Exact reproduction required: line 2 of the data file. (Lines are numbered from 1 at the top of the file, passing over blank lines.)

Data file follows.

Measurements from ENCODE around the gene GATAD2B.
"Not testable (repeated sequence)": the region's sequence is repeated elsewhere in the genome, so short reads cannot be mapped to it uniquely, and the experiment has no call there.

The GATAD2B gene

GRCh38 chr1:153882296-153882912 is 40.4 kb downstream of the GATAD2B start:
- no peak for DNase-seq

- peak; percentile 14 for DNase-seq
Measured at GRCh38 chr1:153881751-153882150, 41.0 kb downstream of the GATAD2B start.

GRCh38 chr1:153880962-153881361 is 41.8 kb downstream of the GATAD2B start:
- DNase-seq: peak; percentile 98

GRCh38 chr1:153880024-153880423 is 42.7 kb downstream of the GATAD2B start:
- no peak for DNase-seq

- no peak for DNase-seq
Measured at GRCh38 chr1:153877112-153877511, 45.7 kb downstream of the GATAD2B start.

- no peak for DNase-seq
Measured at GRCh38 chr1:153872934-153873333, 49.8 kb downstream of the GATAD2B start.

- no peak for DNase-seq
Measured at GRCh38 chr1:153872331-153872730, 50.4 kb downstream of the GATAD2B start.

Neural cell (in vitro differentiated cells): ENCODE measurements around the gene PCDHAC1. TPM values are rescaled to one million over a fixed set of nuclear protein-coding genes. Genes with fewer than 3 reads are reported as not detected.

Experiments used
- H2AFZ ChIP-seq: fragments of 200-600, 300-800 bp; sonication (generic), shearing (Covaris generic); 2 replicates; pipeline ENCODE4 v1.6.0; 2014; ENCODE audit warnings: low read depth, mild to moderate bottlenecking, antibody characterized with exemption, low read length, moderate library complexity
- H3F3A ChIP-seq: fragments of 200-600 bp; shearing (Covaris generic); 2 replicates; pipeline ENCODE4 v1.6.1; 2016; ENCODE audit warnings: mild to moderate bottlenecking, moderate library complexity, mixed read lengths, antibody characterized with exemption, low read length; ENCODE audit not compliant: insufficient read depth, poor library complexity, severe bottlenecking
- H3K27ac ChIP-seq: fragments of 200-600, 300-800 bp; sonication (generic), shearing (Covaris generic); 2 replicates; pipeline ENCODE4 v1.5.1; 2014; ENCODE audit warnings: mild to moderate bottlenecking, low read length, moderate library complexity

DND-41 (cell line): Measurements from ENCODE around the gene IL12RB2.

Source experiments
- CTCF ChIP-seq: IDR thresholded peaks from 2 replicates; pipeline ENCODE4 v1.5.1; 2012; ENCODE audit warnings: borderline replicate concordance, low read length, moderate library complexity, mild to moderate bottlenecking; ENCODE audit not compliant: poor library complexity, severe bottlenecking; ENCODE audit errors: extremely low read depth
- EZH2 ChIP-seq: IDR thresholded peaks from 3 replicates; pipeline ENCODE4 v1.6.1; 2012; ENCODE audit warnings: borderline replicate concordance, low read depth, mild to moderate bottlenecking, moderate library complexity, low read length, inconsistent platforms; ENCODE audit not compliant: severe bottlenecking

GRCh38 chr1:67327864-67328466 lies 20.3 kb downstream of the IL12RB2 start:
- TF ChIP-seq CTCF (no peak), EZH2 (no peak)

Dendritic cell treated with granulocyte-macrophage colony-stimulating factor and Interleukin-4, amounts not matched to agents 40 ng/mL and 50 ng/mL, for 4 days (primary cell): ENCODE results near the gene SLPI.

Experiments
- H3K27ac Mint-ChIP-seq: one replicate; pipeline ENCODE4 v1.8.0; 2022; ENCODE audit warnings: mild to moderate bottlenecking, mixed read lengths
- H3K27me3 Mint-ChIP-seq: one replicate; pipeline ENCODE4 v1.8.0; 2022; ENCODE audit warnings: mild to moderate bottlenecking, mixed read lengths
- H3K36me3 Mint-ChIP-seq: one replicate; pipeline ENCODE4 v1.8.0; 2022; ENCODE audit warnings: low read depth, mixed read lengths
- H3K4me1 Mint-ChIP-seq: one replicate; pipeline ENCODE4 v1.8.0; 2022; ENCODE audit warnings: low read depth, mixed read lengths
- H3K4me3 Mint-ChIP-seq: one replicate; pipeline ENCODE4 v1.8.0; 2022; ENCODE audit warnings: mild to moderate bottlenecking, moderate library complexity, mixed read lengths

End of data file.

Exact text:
"Not testable (repeated sequence)": the region's sequence is repeated elsewhere in the genome, so short reads cannot be mapped to it uniquely, and the experiment has no call there.